Gallery Walk involves student art work that relates to literature, peer review/comment, and some teacher prep to set-up comment sheets and logistics. The payoff - fun activity for students who love to write notes to each other, quiet classroom during the lesson, the teacher sits back and watches with satisfaction!
Goal: Students receive feedback from classmates and view a large variety of student work to further inform their own learning.
1. Students prepare art work - can be very simple drawings - however you want to connect to your curriculum. My students have just created editorial cartoons (to be entered in a contest sponsored by local newspaper), the culmination of an editorial unit. (They also wrote business letters to authors that suggested new story/character ideas for future books.) Since I'm not an art teacher by any means, we used this great how-to video web site to learn some cartooning skills prior to creating editorial cartoons: activitytv.com.
2. Teacher prints out class roster copies with space for each student to write comment next to their OWN names.
3. Explain to class your comment directions very clearly before activity. Each student places art work AND comment sheet on his/her desk, then moves to other students' desk to view art work and write comments. I emphasize the comment sheet STAYS with art work so that each student has a comment sheet for herself/himself that contains ALL their classmates' comments, clearly identified (hence no anonymous comments). I usually ask for specific types of comments, constructive feedback, etc., depending on the goal of the lesson.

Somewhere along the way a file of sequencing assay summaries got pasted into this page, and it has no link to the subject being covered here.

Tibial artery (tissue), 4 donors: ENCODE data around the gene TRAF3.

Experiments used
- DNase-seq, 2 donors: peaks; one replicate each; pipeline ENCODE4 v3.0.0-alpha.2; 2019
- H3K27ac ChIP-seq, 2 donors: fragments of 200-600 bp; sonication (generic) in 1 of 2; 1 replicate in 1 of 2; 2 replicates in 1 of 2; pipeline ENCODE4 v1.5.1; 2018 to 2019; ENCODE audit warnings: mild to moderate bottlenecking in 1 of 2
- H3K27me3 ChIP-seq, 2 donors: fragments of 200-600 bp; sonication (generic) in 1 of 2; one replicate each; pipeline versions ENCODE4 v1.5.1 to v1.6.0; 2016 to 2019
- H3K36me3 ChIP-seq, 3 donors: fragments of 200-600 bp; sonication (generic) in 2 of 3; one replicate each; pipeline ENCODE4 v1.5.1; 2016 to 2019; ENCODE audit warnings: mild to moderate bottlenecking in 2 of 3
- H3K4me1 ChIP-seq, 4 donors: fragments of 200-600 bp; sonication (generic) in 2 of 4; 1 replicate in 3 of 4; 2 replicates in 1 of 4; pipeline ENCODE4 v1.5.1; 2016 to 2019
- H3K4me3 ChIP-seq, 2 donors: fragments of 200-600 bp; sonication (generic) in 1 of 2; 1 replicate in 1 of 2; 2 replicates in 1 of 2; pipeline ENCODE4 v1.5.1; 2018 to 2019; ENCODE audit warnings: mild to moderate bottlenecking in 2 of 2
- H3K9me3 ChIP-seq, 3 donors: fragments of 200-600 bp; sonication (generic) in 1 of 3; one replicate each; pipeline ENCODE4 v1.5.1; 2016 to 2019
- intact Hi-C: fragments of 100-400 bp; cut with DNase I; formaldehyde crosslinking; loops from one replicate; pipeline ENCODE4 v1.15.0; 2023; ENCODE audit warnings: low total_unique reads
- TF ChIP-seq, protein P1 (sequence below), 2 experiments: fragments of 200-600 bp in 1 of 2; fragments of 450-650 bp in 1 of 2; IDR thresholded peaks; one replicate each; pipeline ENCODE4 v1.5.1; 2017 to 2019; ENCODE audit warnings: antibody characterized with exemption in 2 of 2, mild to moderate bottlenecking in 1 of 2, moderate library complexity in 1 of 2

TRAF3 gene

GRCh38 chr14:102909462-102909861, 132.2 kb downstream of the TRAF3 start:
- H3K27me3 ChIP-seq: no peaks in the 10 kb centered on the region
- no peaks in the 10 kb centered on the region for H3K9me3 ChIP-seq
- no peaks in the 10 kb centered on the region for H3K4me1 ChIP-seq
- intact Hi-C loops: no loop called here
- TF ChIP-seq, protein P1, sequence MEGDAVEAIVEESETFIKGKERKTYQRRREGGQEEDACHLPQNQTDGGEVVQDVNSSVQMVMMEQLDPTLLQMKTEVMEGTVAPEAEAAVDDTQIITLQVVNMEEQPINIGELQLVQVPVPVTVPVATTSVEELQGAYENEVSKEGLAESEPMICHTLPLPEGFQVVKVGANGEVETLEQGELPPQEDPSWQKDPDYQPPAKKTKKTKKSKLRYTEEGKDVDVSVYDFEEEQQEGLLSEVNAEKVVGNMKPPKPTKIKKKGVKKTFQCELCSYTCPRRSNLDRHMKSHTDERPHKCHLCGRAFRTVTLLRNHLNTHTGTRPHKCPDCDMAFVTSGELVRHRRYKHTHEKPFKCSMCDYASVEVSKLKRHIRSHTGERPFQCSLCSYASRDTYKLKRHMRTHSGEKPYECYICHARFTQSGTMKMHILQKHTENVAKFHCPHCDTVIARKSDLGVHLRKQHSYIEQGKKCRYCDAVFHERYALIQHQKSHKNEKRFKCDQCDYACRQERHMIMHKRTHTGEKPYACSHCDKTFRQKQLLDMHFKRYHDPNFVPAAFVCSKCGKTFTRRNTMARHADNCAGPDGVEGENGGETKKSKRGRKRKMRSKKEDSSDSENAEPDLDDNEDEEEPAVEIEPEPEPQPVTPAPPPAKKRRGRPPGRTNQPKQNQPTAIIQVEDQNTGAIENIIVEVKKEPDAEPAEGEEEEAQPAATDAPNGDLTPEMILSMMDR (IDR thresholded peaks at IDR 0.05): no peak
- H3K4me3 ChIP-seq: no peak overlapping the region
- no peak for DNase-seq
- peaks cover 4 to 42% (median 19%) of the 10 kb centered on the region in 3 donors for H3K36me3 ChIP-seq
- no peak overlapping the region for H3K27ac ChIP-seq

4. Explain to class the logistics of moving around the classroom. I'm very structured, so I like a very organized method of transition! Regardless of whether students are seated at tables (with 3 or 4 students per table) or in rows of desks, I always give them a time limit (about 2 minutes), and everyone moves in specific pattern/direction when I call time.
Outcomes - my classes always seem to enjoy this lesson. They stay focused and can't WAIT to read what classmates wrote about their work. I'm not sure how "constructive" all the comments are, but when several students write "I don't understand the topic of this cartoon" or "you're very artistic", the artist gains some useful insight. I always explain before the activity that they need to grow some "thick skin" to handle so much public attention and opinions, but it's not really different from public speaking. I'm also very clear that inappropriate comments will not be tolerated.
"Gallery Walk" is perhaps a misnomer for this activity, but I like it anyway!